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^{1,a)}, P. Henrik Alfredsson

^{1,b)}and R. J. Lingwood

^{1,2,c)}

### Abstract

A new method of graphically representing the transition stages of a rotating-disk flow is presented. The probability density function contour map of the fluctuating azimuthal disturbance velocity is used to show the characteristics of the boundary-layer flow over the rotating disk as a function of Reynolds numbers. Compared with the variation of the disturbance amplitude (rms) or spectral distribution, this map more clearly shows the changing flow characteristics through the laminar, transitional, and turbulent regions. This method may also be useful to characterize the different stages in the transition process not only for the rotating-disk flow but also for other flows.

This research is supported by the Swedish Research Council (VR) and KTH. We also acknowledge the help from late Dr. Tim Nickels in arranging the loan of the experimental apparatus from the University of Cambridge Department of Engineering to KTH. We also thank the referees for useful comments and for pointing out Ref. 11 to us.

### Key Topics

- Flow instabilities
- 29.0
- Rotating flows
- 25.0
- Reynolds stress modeling
- 17.0
- Turbulent flows
- 12.0
- Transition to turbulence
- 5.0

## Figures

The experimental set-up of the rotating disk.

The experimental set-up of the rotating disk.

Mean azimuthal velocity profiles at *R* = 430 (○), 470 (*), 510 (×), 550 (□), 590 (◊), 630 (▽). Solid line is the laminar theory profile.

Mean azimuthal velocity profiles at *R* = 430 (○), 470 (*), 510 (×), 550 (□), 590 (◊), 630 (▽). Solid line is the laminar theory profile.

Profiles of *v* _{ rms }. The symbols are the same as in Fig 2.

Profiles of *v* _{ rms }. The symbols are the same as in Fig 2.

Fourier power spectra for ensemble-averaged time series measured at *z* = 1.3 at (a) *R* = 430, (b) *R* = 470, (c) *R* = 510, (d) *R* = 550, (e) *R* = 590, and (f) *R* = 630.

Fourier power spectra for ensemble-averaged time series measured at *z* = 1.3 at (a) *R* = 430, (b) *R* = 470, (c) *R* = 510, (d) *R* = 550, (e) *R* = 590, and (f) *R* = 630.

*v* _{ rms } variance measured at *z* = 1.3 and a constant rotational speed Ω* = 1400 rpm. Solid and dashed lines are exponential fittings for each instability region given as *v* _{ rms } ∼ exp (α*R*), where α is the growth rate. These coefficients for solid and dashed lines are α = 0.058 and 0.017, respectively. Circles denote unfiltered signal, triangles show band-pass filtered signal (17 < ω*/Ω* < 70) below *R* ⩽ 490 and high-passed filtered signal (17 < ω*/Ω*) for 495 ⩽ *R* ⩽ 525.

*v* _{ rms } variance measured at *z* = 1.3 and a constant rotational speed Ω* = 1400 rpm. Solid and dashed lines are exponential fittings for each instability region given as *v* _{ rms } ∼ exp (α*R*), where α is the growth rate. These coefficients for solid and dashed lines are α = 0.058 and 0.017, respectively. Circles denote unfiltered signal, triangles show band-pass filtered signal (17 < ω*/Ω* < 70) below *R* ⩽ 490 and high-passed filtered signal (17 < ω*/Ω*) for 495 ⩽ *R* ⩽ 525.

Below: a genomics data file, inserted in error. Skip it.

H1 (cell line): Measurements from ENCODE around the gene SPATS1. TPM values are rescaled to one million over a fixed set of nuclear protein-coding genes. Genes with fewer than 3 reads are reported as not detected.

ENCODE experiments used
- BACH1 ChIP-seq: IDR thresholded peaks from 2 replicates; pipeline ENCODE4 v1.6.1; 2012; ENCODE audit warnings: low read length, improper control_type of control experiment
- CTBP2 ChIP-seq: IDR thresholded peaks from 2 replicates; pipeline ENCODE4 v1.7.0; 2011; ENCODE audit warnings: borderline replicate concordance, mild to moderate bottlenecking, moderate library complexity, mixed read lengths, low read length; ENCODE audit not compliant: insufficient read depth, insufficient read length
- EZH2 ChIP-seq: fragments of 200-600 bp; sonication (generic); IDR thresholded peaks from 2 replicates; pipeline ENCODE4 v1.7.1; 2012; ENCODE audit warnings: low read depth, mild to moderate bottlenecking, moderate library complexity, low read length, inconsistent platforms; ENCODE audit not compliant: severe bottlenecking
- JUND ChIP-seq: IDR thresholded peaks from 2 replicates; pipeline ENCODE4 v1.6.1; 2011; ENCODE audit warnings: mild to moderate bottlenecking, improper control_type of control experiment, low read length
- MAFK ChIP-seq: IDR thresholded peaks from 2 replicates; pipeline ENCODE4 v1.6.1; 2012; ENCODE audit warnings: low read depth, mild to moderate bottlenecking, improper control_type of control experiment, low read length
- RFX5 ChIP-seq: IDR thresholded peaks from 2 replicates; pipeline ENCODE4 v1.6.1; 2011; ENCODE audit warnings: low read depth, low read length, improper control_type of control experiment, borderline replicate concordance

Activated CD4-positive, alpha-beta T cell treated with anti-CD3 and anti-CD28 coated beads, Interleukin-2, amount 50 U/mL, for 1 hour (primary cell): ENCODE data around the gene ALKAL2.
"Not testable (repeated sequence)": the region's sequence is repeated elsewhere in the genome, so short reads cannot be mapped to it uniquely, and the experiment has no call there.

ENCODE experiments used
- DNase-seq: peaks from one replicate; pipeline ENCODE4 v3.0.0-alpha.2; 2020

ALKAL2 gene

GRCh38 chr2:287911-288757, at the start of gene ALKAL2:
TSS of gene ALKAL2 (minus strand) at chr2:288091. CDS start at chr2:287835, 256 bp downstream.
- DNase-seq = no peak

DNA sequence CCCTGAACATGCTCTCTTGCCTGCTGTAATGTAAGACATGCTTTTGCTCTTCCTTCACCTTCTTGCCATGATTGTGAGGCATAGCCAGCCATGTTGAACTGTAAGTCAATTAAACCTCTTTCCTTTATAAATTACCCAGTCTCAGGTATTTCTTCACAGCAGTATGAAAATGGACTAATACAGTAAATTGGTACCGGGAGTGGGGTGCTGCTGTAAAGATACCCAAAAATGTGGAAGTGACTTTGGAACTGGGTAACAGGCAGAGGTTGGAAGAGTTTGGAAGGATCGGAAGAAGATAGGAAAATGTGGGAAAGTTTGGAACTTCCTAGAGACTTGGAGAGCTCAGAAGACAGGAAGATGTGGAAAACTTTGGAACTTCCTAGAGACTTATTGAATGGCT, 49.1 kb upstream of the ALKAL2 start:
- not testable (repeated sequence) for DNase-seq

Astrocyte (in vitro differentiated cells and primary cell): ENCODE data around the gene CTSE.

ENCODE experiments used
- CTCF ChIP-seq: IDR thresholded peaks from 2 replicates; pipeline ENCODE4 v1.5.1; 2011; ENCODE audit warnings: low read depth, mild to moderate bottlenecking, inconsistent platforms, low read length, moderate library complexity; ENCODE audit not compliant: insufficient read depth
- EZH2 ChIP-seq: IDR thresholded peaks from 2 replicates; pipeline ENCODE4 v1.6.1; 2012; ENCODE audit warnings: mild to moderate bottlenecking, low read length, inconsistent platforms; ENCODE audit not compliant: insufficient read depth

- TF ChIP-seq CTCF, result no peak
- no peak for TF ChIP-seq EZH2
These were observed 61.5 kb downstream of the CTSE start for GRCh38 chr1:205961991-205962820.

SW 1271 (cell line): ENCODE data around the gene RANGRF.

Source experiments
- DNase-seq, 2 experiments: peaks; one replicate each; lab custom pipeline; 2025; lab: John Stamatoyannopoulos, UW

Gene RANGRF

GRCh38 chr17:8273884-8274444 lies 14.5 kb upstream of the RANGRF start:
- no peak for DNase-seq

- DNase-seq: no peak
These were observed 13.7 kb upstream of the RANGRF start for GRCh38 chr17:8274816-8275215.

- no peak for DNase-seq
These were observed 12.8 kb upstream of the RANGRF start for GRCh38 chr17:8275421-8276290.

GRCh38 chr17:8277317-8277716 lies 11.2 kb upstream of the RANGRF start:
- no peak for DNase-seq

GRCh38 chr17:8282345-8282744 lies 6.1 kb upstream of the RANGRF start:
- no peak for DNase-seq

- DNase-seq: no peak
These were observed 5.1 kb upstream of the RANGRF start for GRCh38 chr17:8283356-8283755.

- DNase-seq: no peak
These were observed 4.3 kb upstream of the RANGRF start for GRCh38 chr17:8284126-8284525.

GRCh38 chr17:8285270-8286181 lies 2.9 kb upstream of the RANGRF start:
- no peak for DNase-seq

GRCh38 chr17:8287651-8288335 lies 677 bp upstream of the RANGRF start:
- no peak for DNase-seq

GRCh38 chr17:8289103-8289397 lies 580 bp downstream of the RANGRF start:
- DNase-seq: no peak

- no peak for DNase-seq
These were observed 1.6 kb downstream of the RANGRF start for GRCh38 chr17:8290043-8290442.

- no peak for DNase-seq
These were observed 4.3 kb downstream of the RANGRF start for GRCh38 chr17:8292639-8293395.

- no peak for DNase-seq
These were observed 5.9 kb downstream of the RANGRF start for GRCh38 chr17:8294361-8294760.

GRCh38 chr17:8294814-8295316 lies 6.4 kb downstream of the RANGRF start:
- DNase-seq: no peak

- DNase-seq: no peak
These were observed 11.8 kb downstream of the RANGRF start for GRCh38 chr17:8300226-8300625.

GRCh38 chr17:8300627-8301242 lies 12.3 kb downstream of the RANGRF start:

The PDF of the filtered instantaneous azimuthal fluctuation velocity *v* at *z* = 1.3 normalized by the wall speed. Filled contours indicate 10%, 20%, 30%, 40%, 50%, 60%, 70%, 80%, and 90% of the local PDF value.

The PDF of the filtered instantaneous azimuthal fluctuation velocity *v* at *z* = 1.3 normalized by the wall speed. Filled contours indicate 10%, 20%, 30%, 40%, 50%, 60%, 70%, 80%, and 90% of the local PDF value.

The PDF of the instantaneous azimuthal fluctuation velocity normalized by the wall speed to show the *z*-structure at (a) *R* = 470, (b) *R* = 490, (c) *R* = 510, (d) *R* = 530, (e) *R* = 550, (f) *R* = 570, (g) *R* = 590, (h) *R* = 610, and (i) *R* = 630, namely cases P02 to P09 in Table I. Filled contours indicate same as Fig. 6. The range of the abscissa is −0.5 to +0.5 for all *R*. Note that in the free stream far above the disk, the positive values of *v* emanates from the high velocity fluid near the disk giving a positive skewness, i.e., the picture here is opposite to the one that would be observed for the flow over a stationary plate where the skewness is negative close to the boundary-layer edge. The white + signs in (e) and (f) show the position of the double peaks.

The PDF of the instantaneous azimuthal fluctuation velocity normalized by the wall speed to show the *z*-structure at (a) *R* = 470, (b) *R* = 490, (c) *R* = 510, (d) *R* = 530, (e) *R* = 550, (f) *R* = 570, (g) *R* = 590, (h) *R* = 610, and (i) *R* = 630, namely cases P02 to P09 in Table I. Filled contours indicate same as Fig. 6. The range of the abscissa is −0.5 to +0.5 for all *R*. Note that in the free stream far above the disk, the positive values of *v* emanates from the high velocity fluid near the disk giving a positive skewness, i.e., the picture here is opposite to the one that would be observed for the flow over a stationary plate where the skewness is negative close to the boundary-layer edge. The white + signs in (e) and (f) show the position of the double peaks.

## Tables

Experimental conditions, where *r** and *z* represent the radial and axial positions of the probe, respectively.

Experimental conditions, where *r** and *z* represent the radial and axial positions of the probe, respectively.

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